It’s a bit tricky being an atheist sometimes. The mere act of pointing out that some Christians believe not in an historical figure – the eminently sensible philosopher known as Jesus Christ – but in a myth about said Jesus coming back from the dead, and have a thing about eating real flesh and drinking real blood, has elicited considerable hostility from a number of Crikey readers.
One of them emailed me to tell me I was dead — not in a threatening sense, but in a philosophico-spiritual sense. I found it hard to argue, especially after a Home Happy Hour spent yelling at the kids to do their homework while cooking dinner.
Several complainants suggested I wouldn’t dare say such offensive things about Islam. Au contraire. Islam is about the only religion that makes Catholicism look enlightened in its attitude toward women. But, here’s the thing: oddly enough, we don’t shower tens of millions of dollars of taxpayers’ money on Islamic celebrations in which over a hundred thousand young Muslims are invited to come to Australia.
In fact, I can just see The Telegraph headlines if a World Muslim Youth Day were held in Australia, complete with Government support. And that’s a fairly fundamental point. Catholicism is a major institutional religion, with significant economic as well as political power. Islam, however much it is demonised, ain’t.
And no matter how it is justified or spun, and whether it’s in micro, regarding the WYD, or in macro, with the tax-exempt status enjoyed by all religions, the fact remains that in an ostensibly secular nation, massive resources are directed toward religious institutions despite the profound damage inflicted by such institutions via their attitudes toward women, gays and lesbians and children. Moreover, the conflict of interest when politicians who are religious — like Morris Iemma — make decisions in favour of religious organisations is never discussed.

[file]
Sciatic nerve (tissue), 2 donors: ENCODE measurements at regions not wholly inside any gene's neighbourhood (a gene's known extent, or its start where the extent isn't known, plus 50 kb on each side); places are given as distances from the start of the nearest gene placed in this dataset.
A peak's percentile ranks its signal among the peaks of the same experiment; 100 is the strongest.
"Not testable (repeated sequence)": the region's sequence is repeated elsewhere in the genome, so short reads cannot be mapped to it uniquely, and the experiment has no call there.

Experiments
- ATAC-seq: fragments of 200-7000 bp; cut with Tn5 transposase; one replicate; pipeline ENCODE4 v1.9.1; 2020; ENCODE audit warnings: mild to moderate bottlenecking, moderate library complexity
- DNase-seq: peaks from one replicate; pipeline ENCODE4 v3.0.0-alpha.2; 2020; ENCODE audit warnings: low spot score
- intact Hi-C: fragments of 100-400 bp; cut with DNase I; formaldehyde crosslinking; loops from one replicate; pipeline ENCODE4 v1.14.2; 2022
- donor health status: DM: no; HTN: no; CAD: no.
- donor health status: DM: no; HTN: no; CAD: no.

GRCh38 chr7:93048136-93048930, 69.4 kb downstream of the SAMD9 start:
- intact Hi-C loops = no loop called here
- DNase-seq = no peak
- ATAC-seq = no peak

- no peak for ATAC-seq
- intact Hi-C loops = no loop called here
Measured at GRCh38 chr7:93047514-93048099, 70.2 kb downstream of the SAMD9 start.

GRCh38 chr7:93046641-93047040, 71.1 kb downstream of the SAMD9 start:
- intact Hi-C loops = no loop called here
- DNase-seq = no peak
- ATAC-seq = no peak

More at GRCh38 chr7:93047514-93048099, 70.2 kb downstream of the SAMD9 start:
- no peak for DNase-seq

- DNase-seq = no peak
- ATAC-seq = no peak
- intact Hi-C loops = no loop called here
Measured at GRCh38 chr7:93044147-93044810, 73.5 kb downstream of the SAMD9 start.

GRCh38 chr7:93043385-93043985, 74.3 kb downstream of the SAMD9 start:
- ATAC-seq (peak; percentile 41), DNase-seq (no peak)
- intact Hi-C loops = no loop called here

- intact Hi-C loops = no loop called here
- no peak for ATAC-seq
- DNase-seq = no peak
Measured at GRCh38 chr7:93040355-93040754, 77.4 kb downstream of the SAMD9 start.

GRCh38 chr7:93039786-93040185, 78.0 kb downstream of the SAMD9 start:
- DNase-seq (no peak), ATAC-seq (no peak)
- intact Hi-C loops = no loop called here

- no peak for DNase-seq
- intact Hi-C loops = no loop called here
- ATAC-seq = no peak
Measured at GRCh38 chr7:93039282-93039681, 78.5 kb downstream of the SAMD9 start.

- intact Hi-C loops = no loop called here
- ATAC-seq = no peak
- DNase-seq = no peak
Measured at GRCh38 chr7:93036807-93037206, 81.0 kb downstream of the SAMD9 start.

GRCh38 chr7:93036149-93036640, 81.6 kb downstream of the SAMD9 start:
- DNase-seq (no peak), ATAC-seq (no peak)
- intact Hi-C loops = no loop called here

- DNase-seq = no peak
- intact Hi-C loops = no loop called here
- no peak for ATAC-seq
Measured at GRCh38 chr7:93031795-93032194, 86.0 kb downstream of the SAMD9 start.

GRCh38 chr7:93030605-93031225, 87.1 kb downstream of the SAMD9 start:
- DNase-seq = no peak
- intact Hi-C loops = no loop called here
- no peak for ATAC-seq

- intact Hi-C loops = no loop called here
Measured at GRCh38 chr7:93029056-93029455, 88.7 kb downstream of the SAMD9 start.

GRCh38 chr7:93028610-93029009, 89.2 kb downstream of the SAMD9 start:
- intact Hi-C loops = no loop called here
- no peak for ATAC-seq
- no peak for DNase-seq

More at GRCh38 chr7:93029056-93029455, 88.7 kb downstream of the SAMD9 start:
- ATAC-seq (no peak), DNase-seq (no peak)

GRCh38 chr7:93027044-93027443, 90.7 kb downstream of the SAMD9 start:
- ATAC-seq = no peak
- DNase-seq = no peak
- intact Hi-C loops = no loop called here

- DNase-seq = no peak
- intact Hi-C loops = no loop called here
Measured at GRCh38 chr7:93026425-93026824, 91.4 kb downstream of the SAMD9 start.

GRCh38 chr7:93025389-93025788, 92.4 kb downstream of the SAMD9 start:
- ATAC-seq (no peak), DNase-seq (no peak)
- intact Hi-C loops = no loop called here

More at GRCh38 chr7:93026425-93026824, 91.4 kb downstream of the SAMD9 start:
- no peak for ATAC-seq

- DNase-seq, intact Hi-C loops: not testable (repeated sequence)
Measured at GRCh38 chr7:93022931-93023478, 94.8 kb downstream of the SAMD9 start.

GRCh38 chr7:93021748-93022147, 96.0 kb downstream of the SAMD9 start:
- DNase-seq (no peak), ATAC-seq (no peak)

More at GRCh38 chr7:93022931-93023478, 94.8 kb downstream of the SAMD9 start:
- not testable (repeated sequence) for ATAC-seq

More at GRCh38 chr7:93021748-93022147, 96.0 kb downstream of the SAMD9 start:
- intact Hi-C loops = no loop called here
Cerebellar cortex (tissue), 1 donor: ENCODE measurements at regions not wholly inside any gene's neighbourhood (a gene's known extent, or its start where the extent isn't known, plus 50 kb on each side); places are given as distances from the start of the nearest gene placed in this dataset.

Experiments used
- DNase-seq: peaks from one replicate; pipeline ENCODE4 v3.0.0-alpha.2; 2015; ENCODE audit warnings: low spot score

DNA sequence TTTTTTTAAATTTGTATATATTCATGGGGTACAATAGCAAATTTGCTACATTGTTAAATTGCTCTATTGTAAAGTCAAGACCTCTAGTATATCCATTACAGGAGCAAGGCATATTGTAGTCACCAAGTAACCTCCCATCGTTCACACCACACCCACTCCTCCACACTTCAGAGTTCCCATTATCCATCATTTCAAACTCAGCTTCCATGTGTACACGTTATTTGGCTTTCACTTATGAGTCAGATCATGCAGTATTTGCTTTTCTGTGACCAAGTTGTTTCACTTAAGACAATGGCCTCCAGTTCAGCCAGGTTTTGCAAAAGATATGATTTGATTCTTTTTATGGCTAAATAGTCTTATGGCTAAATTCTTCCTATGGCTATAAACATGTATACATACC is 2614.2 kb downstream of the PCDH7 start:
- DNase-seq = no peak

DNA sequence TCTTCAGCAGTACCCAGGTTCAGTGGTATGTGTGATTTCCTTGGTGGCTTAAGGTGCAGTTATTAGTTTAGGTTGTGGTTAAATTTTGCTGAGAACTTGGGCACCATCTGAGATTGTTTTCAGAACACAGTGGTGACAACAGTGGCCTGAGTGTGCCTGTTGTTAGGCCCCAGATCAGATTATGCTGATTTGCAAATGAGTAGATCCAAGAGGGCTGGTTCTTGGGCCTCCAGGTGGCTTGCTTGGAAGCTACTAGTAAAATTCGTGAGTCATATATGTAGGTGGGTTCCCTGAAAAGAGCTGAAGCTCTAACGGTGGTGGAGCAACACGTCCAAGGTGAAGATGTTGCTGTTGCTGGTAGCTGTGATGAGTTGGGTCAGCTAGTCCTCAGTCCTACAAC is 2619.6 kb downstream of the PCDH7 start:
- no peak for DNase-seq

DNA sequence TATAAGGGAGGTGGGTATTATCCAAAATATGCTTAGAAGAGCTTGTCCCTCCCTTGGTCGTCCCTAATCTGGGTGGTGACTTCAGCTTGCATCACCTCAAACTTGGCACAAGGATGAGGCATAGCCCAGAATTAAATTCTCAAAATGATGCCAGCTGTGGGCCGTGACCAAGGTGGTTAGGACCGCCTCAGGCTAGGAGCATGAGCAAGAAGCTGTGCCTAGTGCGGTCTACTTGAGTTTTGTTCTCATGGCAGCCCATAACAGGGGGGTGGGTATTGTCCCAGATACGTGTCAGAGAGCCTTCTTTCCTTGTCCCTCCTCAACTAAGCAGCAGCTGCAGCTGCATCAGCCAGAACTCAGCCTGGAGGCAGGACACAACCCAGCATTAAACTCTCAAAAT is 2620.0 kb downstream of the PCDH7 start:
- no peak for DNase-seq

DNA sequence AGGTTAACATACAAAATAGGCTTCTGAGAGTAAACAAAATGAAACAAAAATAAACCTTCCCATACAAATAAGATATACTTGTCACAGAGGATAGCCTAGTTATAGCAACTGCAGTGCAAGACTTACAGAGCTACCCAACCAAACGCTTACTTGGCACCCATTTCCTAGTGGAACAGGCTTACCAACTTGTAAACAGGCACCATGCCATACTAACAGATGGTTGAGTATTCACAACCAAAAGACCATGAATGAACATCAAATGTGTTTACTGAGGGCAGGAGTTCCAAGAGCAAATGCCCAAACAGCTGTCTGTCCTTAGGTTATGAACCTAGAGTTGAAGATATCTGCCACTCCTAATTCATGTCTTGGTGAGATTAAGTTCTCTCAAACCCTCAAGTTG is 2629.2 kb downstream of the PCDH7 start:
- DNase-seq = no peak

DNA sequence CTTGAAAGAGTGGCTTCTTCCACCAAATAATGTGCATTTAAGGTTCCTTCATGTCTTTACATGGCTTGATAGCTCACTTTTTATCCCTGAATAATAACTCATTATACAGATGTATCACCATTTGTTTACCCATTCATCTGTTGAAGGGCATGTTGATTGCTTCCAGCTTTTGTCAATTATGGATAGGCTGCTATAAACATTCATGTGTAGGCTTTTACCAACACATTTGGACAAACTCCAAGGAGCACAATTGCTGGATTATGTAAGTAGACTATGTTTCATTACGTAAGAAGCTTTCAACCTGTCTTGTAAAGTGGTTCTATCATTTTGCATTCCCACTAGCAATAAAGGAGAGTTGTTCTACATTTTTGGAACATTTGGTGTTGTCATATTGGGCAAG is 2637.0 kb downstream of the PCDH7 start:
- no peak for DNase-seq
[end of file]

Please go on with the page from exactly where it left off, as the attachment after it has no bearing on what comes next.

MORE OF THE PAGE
This is not to suggest nothing but evil springs from the activities of the religious. For example, the Catholic Church, in which I was raised, has a relatively strong tradition of social justice, something almost entirely absent from the rather more fashionable happy-clappy churches like Hillsong, which seem more like lifestyle and self-help companies for aspirational dimwits than spiritual gatherings.
The best email I received was from a Queenslander who has been to the two previous World Youth Days and offered his perspective on the event. It’s enough to reinvigorate one’s faith in youth — Catholic, atheist or otherwise:
By and large, World Youth Day itself is a public relations event for the Vatican to show the world how many young Catholics they can get together. And of course, like which city gets to host the Olympics, politics plays a part in who gets to host World Youth Day. The Cardinals in charge of Toronto, Cologne and Sydney are all well-known conservatives. I can’t see an Archbishop who believes in liberation theology getting the nod to host World Youth Day.
I have made a conscious decision not to go to Sydney for World Youth Day. I have found it much more worthwhile to spend time as a volunteer in an indigenous community called Santa Teresa, just south of Alice Springs. I have been there on two occasions, first in 2005 and then last year. I have stayed with a group of Catholic Brothers who, along with the extraordinarily generous people of Santa Teresa, taught me much more about the Gospel than I ever learned through World Youth Day.
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I think young people of all faiths (or of no religious faith) should be encouraged to make a positive difference to their communities through constructive engagement with the world, not by attending an event where they are told how evil the world is.